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March 23, 2006
Onimusha: Dawn of Dreams - PS2 Review
Release Date Distributor Developer Players Rating Difficulty
Save Size Sound Format Vibration 60Hz Mode 50Hz Border Widescreen
311KBDolby PLIIYesYesNoneNo

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Graphics do look quite polished.
Anytime a new Onimusha title is release it's a cause for great anticipation. The series has become one of the benchmarks in the current generation in terms of graphics, gameplay, and storyline. Fans were stunned to learn that Onimusha 3 would be the last in the series; however it was not to be. I mean, which company would ever lay to rest a series which is probably their second biggest seller behind Resident Evil? Capcom have been keen to stress that gamers need not be familiar with the previous stories to play this game as it is a quite separate story as it picks up with Nobunaga’s successor, Hideyoshi Toyotomi, as he aligns himself with the insidious Genma forces.

With devilish aspirations of controlling the strange, deformed Genma creatures and using them to take over the entire land, Nobunaga Oda was put down by an Onimusha, a wielder of the power of the Oni, inside the inferno that was Honno-ji Temple, and disappeared without a trace...

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Now that's a weapon.
With Nobunaga’s death, the Genma forces that had been ravaging all of Japan disappeared into the night. After Nobunaga’s demise, Hideyoshi Toyotomi took control of the land, and everyone thought a period of peace and tranquility had arrived once again. However, peace is often short-lived...

On June 29, 1596, a strange planet with a mysterious glow suddenly appeared in the sky. And from this day forth, Hideyoshi was a different man, and natural catastrophes began happening all over Japan. As fear and anxiety grew in the hearts of men, the Genma started to reappear. Time passed, and it became 1598.

As chaos slowly spread, Hideyoshi started a quest to gather cherry trees from all corners of the land to the capital. At the same time, somewhere not far off, a young warrior who possessed the dark power of the Oni stepped forward. And at that very moment, the wheels of fate started to turn, various schemes and machinations propelling it forward ever faster...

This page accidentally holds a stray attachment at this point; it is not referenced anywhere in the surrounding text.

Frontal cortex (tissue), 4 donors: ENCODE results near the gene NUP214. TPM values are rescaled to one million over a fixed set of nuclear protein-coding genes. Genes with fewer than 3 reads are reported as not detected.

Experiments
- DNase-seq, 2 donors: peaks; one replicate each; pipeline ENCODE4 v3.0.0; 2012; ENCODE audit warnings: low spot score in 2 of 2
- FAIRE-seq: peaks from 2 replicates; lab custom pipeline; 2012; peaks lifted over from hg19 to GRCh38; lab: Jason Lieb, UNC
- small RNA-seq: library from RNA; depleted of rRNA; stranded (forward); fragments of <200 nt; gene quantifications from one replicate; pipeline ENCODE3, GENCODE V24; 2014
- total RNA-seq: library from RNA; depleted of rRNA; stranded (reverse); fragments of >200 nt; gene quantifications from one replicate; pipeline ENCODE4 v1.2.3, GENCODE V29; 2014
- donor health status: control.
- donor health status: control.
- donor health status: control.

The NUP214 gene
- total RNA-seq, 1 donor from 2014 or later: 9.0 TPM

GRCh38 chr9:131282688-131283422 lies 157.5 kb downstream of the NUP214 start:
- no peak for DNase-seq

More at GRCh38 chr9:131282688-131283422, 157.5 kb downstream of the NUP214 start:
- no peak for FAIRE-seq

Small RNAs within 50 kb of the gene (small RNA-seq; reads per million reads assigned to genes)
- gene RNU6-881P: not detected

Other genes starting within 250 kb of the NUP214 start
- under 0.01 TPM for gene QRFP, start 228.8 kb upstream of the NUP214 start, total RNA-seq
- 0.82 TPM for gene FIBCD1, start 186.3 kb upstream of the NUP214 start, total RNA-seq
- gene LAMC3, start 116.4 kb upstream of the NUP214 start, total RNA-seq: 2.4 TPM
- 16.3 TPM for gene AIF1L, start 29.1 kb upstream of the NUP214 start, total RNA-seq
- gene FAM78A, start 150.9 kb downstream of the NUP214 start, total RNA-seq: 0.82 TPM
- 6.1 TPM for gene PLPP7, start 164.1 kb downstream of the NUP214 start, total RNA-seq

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Powering up.
As with previous games in the Onimusha universe this is essentially a hack and slash styled game, although much like an RPG you now earn experience for defeated foes. This experience can be used to improve attributes such as attacking power, the speed at which you collect the souls and evading enemies. Another change to this game is that you no longer progress through the quest on your own. No, it's not multi-player, but you will be joined by a series of four friends during your travels. Not only will they help you during battle but also have a few special tricks up their sleeves which will assist you in solving some of the (quite impressive) puzzles littered throughout the game. It's also possible via the D-Pad to issue commands to your friends during battle with options such as attack, defend or hang back for a bit.

One of the great features of this new title is the boss battles which are simply spectacular. It not just their stunning design but also the fact that they are damn tough too - some which will take considerable time to defeat. In fact, this game is considerably tougher then previous titles (not Devil May Cry 3 tough) and the game actually needed to be taken back a notch or two in our books. It's certain to have some of you pulling your hair out.